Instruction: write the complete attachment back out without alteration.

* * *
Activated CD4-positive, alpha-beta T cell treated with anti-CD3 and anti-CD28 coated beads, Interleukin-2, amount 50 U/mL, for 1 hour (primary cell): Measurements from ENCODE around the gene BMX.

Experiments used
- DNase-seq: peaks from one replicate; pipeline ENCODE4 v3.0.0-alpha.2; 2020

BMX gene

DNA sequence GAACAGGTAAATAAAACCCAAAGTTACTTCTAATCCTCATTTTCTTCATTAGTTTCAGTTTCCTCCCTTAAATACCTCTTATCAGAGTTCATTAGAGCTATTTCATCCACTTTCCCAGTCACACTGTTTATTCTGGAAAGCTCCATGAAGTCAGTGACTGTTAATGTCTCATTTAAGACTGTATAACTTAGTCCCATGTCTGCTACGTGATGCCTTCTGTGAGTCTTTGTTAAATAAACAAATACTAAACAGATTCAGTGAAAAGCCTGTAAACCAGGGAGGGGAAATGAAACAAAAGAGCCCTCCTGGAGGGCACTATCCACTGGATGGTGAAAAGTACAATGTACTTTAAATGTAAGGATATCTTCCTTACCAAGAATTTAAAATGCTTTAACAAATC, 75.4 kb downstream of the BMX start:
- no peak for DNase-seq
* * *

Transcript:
Activated CD4-positive, alpha-beta T cell treated with anti-CD3 and anti-CD28 coated beads, Interleukin-2, amount 50 U/mL, for 1 hour (primary cell): Measurements from ENCODE around the gene BMX.

Experiments used
- DNase-seq: peaks from one replicate; pipeline ENCODE4 v3.0.0-alpha.2; 2020

BMX gene

DNA sequence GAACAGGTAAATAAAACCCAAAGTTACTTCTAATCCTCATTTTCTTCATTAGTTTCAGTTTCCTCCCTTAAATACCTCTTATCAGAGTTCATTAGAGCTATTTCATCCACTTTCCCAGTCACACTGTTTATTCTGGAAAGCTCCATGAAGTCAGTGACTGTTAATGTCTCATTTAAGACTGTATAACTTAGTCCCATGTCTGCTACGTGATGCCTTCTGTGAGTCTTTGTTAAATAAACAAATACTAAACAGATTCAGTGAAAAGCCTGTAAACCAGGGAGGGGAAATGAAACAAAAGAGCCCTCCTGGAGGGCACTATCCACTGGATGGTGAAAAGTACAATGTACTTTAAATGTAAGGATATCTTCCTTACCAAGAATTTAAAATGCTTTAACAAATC, 75.4 kb downstream of the BMX start:
- no peak for DNase-seq